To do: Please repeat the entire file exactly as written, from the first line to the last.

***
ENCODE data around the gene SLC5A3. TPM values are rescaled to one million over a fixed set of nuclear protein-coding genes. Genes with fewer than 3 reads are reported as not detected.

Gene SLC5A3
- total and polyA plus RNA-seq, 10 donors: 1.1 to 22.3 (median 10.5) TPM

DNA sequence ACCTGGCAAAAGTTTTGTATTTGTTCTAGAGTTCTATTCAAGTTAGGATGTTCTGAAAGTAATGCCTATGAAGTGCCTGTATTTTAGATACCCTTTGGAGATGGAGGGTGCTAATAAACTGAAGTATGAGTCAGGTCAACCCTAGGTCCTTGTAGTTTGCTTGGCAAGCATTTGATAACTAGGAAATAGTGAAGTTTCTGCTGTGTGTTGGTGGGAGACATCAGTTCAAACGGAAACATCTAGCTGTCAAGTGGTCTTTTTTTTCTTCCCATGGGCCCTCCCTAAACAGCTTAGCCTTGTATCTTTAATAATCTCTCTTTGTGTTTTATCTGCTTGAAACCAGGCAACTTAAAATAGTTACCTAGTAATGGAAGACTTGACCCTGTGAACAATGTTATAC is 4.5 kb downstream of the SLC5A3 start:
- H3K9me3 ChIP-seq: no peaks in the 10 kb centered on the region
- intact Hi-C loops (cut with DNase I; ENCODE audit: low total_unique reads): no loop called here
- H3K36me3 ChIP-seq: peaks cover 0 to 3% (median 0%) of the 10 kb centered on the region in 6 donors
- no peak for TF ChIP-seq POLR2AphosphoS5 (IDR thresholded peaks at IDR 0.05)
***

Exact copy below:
ENCODE data around the gene SLC5A3. TPM values are rescaled to one million over a fixed set of nuclear protein-coding genes. Genes with fewer than 3 reads are reported as not detected.

Gene SLC5A3
- total and polyA plus RNA-seq, 10 donors: 1.1 to 22.3 (median 10.5) TPM

DNA sequence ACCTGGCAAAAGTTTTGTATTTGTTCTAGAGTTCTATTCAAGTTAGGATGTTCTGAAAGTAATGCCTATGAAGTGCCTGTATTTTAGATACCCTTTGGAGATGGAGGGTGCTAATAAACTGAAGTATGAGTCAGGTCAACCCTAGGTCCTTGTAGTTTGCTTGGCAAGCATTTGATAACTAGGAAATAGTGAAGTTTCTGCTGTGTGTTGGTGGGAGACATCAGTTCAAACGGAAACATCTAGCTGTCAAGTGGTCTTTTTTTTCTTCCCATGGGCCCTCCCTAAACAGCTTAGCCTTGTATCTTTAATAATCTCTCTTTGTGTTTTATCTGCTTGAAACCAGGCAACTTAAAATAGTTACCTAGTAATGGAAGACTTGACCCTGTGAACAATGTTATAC is 4.5 kb downstream of the SLC5A3 start:
- H3K9me3 ChIP-seq: no peaks in the 10 kb centered on the region
- intact Hi-C loops (cut with DNase I; ENCODE audit: low total_unique reads): no loop called here
- H3K36me3 ChIP-seq: peaks cover 0 to 3% (median 0%) of the 10 kb centered on the region in 6 donors
- no peak for TF ChIP-seq POLR2AphosphoS5 (IDR thresholded peaks at IDR 0.05)